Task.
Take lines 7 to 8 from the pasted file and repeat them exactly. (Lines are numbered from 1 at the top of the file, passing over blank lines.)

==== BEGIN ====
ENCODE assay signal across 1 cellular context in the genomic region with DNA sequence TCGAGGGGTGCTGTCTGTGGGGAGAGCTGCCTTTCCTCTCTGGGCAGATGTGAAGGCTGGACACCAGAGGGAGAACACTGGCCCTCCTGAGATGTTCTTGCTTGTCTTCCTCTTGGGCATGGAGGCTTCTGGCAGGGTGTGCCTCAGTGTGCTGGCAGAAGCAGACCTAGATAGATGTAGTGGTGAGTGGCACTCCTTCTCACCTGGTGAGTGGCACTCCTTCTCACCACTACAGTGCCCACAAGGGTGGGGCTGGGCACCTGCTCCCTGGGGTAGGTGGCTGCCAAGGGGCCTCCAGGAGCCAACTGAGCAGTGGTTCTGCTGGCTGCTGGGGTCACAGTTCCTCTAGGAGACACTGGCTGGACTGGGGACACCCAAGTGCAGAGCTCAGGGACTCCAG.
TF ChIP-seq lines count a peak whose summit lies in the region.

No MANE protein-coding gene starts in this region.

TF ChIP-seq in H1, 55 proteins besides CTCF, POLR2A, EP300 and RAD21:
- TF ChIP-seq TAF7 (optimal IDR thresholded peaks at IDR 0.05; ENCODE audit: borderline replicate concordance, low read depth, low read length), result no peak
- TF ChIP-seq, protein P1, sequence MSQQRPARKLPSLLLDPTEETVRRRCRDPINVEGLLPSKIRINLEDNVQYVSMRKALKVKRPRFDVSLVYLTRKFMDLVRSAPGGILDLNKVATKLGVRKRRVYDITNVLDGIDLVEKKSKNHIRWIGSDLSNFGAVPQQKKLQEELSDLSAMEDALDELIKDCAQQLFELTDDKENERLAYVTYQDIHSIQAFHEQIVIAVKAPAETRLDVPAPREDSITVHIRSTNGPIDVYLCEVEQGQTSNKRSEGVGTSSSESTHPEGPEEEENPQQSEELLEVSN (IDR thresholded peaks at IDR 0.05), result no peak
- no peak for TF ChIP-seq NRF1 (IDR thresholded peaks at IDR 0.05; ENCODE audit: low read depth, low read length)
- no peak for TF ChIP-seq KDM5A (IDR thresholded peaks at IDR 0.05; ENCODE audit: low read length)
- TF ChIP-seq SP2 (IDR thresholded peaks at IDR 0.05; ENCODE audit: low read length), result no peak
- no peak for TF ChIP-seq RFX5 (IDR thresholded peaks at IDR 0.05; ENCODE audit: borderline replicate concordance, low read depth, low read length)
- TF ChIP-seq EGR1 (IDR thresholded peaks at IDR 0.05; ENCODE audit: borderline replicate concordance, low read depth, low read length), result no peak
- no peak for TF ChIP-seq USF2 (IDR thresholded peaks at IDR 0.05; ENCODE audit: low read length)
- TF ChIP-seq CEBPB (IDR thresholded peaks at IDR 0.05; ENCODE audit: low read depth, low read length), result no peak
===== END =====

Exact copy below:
- no peak for TF ChIP-seq NRF1 (IDR thresholded peaks at IDR 0.05; ENCODE audit: low read depth, low read length)
- no peak for TF ChIP-seq KDM5A (IDR thresholded peaks at IDR 0.05; ENCODE audit: low read length)